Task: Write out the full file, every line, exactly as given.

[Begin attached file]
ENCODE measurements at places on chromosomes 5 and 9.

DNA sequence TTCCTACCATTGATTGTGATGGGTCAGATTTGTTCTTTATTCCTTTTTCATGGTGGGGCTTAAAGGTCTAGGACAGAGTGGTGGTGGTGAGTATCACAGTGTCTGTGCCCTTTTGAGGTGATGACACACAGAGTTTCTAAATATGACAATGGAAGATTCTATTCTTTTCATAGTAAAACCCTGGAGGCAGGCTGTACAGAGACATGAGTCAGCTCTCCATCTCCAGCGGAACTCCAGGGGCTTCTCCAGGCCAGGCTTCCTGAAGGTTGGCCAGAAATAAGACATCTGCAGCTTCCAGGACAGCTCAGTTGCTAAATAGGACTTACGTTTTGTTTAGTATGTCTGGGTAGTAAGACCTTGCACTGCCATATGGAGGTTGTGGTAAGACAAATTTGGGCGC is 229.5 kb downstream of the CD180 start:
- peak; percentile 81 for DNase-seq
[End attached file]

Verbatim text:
ENCODE measurements at places on chromosomes 5 and 9.

DNA sequence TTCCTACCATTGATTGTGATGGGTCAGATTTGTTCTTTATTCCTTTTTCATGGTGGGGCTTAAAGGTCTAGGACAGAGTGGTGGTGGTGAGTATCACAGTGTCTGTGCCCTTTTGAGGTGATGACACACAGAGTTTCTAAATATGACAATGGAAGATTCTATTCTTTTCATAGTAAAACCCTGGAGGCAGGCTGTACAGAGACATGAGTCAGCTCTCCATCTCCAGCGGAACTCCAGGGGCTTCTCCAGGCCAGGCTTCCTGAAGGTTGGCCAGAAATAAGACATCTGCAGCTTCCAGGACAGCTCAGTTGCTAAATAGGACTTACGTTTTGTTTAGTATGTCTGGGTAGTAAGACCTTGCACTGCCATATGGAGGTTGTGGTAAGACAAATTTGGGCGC is 229.5 kb downstream of the CD180 start:
- peak; percentile 81 for DNase-seq